Thread: Linked lists

  1. #1
    Registered User
    Join Date
    Aug 2006

    Linked lists

    Hi - i just needed some help. I'm constructing a circular linked list which means 1st node points to 2nd, and so on. The task i need to accomplish is that i need to remove one node (any node in the linked list). So lets say i have 8 nodes in my circular linked list and i want to remove the 4th node. We know that the 4th node points to the 5th node. Anyway, my current function has no problem with deleting any node except for the 2nd no. No matter what I try to do, I cannot delete the 2nd node. Here is my function: Im sorry if there isn't enough info here, but you can ask and i'll be happy to reply back. Thanks.

    node* prev = current; // current is the head of the linked list  im making a pointer prev to 			//also point to head
    node* cur; // just another pointer
     cur = prev;  // let cur also point to the head of the linked list
     for (int i=1; i <= size(); i++) // size is the size of the linked list
     if (prev -> num == x ) // x is the node I want to delete  so if the first node contains the                  //data (num is the data field of the node)  then do the following
      cur -> shortlink = prev -> shortlink ;
      delete cur;
      cur = prev;
      prev = prev -> shortlink;

  2. #2
    Registered User
    Join Date
    May 2006
    Berkshire, UK
    Just to be clear, when you say circular, do you mean that the last node points to the first?
    I am not quite clear what you are trying to do with your code... do you manage the garbage collection yourself? i.e. if there is clear space in the list do you release it for reuse?

    The obvious approach for deletion is to move to the element you want to delete. Make the next pointer of the previous element equal the next pointer of the element to be deleted and then make the previous pointer of the next element equal the previous pointer of the element to be deleted. Finally you need to clear up the element you are deleting (delete it or flag the memory as being available - we are back to garbage collection here).

    Why not create a class that cleans itself up? Or, if this is for a real-world situation, rather than some kind of assignment, save youself a lot of trouble and use the STL and maybe avoid linking the list altogether? What are your aims?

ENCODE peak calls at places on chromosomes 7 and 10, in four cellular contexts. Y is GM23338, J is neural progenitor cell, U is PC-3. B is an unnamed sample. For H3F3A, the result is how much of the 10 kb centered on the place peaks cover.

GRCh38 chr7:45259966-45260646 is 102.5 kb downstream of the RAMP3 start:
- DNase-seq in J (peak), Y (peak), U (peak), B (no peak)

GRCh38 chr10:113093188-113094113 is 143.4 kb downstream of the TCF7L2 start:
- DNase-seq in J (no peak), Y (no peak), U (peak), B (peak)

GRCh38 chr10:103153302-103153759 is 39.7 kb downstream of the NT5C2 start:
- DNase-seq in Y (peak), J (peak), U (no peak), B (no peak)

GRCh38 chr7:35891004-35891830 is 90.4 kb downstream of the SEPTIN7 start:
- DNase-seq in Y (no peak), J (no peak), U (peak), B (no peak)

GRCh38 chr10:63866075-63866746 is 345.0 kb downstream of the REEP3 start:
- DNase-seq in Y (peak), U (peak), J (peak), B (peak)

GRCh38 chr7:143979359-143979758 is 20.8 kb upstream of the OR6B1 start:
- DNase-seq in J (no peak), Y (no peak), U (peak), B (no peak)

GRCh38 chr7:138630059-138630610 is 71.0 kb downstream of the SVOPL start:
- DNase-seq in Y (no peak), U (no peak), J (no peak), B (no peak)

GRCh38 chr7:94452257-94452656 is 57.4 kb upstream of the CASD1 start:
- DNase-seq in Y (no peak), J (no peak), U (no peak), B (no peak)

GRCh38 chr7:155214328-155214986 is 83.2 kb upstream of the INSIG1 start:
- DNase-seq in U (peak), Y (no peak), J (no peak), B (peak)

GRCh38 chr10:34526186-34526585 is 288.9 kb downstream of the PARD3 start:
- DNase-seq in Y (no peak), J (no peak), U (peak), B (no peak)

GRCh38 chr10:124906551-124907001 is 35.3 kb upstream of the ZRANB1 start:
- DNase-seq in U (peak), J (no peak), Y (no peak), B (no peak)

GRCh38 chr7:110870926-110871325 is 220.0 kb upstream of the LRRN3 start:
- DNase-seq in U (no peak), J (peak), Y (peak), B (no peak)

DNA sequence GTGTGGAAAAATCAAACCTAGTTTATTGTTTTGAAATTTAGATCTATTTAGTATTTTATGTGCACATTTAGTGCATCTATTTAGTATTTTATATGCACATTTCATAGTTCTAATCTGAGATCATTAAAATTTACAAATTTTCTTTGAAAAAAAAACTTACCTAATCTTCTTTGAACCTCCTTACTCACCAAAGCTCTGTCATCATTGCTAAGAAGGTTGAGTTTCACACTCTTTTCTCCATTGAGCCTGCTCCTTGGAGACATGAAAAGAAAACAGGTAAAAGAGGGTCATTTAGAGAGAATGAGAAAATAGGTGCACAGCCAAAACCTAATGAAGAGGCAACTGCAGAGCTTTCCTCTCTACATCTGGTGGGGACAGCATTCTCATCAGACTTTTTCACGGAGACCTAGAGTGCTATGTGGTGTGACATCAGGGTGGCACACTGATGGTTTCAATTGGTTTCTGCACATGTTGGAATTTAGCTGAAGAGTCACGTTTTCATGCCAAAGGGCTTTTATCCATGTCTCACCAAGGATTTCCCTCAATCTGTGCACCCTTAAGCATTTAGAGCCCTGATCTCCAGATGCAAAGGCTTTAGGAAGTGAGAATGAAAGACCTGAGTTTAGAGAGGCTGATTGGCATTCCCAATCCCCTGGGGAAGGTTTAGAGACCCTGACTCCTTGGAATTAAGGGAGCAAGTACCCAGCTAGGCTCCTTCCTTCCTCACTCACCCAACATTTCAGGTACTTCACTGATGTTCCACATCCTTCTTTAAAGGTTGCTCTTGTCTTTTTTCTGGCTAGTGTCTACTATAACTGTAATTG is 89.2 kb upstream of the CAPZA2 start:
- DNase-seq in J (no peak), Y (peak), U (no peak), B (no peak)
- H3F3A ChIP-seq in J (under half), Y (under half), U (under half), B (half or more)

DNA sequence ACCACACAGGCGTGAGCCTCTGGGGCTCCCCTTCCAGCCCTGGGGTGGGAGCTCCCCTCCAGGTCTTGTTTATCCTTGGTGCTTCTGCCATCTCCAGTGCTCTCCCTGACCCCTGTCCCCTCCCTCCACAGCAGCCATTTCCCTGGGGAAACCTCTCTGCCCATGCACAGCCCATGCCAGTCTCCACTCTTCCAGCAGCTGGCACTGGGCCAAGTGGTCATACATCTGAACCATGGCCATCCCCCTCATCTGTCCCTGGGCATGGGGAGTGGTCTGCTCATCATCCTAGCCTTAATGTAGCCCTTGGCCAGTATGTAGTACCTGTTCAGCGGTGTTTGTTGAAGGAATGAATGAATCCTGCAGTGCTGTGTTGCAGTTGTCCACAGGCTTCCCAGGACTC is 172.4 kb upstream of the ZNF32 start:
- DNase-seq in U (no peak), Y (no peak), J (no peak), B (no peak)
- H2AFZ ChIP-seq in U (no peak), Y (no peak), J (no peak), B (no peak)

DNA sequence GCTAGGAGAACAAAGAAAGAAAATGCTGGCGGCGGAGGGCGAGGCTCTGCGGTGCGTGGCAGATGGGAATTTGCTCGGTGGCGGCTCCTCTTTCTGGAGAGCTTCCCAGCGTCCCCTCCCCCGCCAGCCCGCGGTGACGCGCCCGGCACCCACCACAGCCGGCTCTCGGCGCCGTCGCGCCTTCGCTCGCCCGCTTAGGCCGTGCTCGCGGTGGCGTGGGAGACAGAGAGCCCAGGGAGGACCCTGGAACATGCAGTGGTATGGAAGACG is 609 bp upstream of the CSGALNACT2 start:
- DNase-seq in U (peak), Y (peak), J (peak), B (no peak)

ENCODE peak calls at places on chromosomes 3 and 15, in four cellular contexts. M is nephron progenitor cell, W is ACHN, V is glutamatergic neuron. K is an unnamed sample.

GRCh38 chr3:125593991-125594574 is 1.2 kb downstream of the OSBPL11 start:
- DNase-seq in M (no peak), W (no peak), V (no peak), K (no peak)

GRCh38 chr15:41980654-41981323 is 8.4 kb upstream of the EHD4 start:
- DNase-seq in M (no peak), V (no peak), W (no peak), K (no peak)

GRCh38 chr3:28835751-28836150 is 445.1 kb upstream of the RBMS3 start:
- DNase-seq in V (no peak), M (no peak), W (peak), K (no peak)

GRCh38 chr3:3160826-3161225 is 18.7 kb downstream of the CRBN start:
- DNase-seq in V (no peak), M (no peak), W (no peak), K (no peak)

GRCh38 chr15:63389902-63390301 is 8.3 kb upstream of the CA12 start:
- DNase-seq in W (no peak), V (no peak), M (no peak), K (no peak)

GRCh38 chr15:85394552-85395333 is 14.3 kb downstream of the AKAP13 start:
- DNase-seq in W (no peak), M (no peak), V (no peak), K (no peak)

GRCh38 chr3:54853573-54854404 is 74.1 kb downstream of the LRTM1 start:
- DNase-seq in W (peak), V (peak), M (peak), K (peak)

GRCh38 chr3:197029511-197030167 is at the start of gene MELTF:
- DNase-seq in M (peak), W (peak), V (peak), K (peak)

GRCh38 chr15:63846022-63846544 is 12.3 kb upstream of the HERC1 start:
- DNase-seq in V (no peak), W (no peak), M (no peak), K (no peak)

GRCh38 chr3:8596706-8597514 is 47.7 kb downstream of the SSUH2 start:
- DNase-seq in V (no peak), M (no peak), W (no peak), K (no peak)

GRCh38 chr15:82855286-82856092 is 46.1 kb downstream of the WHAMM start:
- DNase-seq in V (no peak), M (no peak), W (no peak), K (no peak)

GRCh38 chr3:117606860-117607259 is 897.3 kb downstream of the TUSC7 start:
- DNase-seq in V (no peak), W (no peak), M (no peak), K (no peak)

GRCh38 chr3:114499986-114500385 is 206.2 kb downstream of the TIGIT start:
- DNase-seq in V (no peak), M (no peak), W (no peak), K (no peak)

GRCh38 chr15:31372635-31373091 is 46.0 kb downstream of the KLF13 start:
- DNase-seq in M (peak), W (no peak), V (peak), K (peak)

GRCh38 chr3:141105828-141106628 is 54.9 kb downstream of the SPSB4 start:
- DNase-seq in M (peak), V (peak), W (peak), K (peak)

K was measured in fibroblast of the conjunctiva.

3. #3
    Registered User
    Join Date
    May 2003
    1. A circular linked list has no head.
    2. What happens in your code if the node pointed at by current is deleted? current then points to a node that is no longer within the linked list.
    3. Why do you need to make your own linked list? C++ has a built in linked list type you can use, std::list.
    You ever try a pink golf ball, Wally? Why, the wind shear on a pink ball alone can take the head clean off a 90 pound midget at 300 yards.

  4. #4
    C / C++
    Join Date
    Jan 2006
    The Netherlands
    Quote Originally Posted by Cat
    3. Why do you need to make your own linked list? C++ has a built in linked list type you can use, std::list.
    That's called: practice

    Edit: or homework assignment
    Operating Systems:
    - Ubuntu 9.04
    - XP

    Compiler: gcc

  5. #5
    Algorithm Dissector iMalc's Avatar
    Join Date
    Dec 2005
    New Zealand


    Whilst it is true that the C++ std library does not provide a ring-list (one where you can never step off the end because you land back on the start), you can implement one using a std::list by overloading the ++ and -- operators to wrap back to begin or rbegin when you reach the end. You would also need to override begin and rbegin which would use a new member variable to remember where to start.
    Granted, it wont quite be as efficient... but it'll be more useful and less buggy.

    You'd certainly want to avoid passing it to function like for_each though, for example!

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